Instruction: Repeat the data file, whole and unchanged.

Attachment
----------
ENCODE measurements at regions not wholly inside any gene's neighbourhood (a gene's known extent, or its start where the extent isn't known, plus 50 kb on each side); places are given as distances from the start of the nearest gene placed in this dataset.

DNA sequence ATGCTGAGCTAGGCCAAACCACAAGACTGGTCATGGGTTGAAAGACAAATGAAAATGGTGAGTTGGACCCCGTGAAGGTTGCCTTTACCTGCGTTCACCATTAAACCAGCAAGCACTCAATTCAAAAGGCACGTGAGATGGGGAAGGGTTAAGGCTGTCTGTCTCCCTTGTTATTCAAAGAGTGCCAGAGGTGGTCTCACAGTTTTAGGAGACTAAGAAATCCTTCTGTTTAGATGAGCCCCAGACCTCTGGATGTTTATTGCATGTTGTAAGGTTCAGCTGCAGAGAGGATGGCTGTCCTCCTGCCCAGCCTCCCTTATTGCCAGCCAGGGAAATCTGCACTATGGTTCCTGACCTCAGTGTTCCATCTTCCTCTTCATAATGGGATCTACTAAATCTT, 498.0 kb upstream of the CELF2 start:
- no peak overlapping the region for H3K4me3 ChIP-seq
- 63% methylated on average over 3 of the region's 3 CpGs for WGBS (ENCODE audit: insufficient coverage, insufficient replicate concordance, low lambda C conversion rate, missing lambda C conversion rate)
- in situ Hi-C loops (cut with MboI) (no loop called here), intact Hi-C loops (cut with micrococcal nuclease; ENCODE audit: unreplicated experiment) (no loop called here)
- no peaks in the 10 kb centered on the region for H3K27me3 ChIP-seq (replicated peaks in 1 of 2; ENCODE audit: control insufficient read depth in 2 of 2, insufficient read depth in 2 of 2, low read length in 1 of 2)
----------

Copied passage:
ENCODE measurements at regions not wholly inside any gene's neighbourhood (a gene's known extent, or its start where the extent isn't known, plus 50 kb on each side); places are given as distances from the start of the nearest gene placed in this dataset.

DNA sequence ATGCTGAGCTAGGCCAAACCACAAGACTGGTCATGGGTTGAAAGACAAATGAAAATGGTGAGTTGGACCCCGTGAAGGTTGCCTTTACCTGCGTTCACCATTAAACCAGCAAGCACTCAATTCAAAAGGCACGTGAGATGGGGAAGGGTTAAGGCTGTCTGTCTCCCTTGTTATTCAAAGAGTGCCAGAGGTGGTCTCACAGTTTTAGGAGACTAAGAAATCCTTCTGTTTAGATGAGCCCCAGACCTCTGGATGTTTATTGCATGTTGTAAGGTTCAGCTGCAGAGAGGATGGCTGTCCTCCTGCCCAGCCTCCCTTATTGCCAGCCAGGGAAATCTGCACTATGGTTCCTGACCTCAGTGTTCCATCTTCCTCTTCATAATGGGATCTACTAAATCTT, 498.0 kb upstream of the CELF2 start:
- no peak overlapping the region for H3K4me3 ChIP-seq
- 63% methylated on average over 3 of the region's 3 CpGs for WGBS (ENCODE audit: insufficient coverage, insufficient replicate concordance, low lambda C conversion rate, missing lambda C conversion rate)
- in situ Hi-C loops (cut with MboI) (no loop called here), intact Hi-C loops (cut with micrococcal nuclease; ENCODE audit: unreplicated experiment) (no loop called here)
- no peaks in the 10 kb centered on the region for H3K27me3 ChIP-seq (replicated peaks in 1 of 2; ENCODE audit: control insufficient read depth in 2 of 2, insufficient read depth in 2 of 2, low read length in 1 of 2)